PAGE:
Photo credit: DIGIcal/iStock / 360/Getty Images
Regardless of your stance on gun rights, we can all agree that guns should not be accessible for children. Especially preschool children. Especially when no adults are around. But as an experiment, WMC Action News 5 in Covington, Tennessee, teamed up with a day care, the local fire department and a children's hospital and set up exactly that scenario to see just how well the kids knew gun safety.
A representative from the hospital that took part in the experiment, Le Bonheur Children's Hospital, said gunshot wounds have been on the rise over the last couple of years, that most are accidental, and that the majority result from a child finding the gun.
An unloaded black gun was left (by law enforcement) in one of the day care's puzzle cubbies. The teacher ushered 12 kids into the room and asked them to play only with puzzles while she was out of the room, and she left. Parents watched from down the hall via hidden cameras.
A child found the gun within minutes, and didn't tell his friends. Instead, he left to find an adult. One by one the kids came across the weapon, and from a distance it seemed that none of the little ones touched it. The children are quoted as saying just that:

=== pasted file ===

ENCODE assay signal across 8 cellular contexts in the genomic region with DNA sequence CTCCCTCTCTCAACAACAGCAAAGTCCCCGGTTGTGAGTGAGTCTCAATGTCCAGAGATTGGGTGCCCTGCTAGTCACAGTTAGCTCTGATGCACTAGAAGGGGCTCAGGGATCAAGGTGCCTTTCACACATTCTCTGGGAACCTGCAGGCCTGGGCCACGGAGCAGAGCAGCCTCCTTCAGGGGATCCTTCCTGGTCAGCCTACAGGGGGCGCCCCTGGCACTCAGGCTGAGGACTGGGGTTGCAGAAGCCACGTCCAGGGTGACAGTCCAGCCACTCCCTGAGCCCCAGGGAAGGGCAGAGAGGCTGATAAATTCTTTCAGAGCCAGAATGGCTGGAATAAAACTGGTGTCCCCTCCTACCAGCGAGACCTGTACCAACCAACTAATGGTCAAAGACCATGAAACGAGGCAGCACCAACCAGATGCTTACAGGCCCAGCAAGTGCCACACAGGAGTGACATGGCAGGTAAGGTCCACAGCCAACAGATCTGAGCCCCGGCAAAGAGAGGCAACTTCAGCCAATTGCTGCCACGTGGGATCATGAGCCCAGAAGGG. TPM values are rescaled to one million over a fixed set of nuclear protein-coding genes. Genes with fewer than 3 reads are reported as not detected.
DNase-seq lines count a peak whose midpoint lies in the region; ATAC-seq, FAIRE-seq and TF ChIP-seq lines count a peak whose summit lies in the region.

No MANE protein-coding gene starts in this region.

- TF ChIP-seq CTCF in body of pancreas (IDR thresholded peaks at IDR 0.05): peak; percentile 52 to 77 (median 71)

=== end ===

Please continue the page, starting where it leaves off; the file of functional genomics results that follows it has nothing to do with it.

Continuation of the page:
"I didn't touch it because it was real," said Gabriel Bemish.
"If you get it in your hand it might kill you," added Preston Fiveash.
"I run away from it when I first saw it, and then I fell, but I got up and went away," said Corianna Brassfield.
When the officer re-entered the room, every child denied picking the gun up. But a camera hidden inside the puzzle box revealed a very different story.
One boy picked the gun up, inspected it, and on realizing it wasn't a toy, put it down and warned the others to stay away.
One of the girls, however, touched the gun three times, and tried to fire it twice. After the experiment was over and the parents came back in the room, the girl was adamant that she didn't touch the gun. Her parents had taught her to, if she ever saw a gun, walk away from it and tell a parent.
"I didn't touch it," she insisted, but later admitted that she lied because she didn't want her mom to be mad.
So what can we learn from all this? You might be able to trust your kid to know what to do if he runs across a gun. You might not. And there's no way to know for sure until it happens. Why take the risk?
The hospital says that most gun injuries happen to children because guns are not properly locked up. So put your guns in a safe, and ask other parents if they do the same before sending your kids over to play. When it comes to firearms, be the obnoxious, overbearing, helicopter parent. You may never know what tragedy you prevented.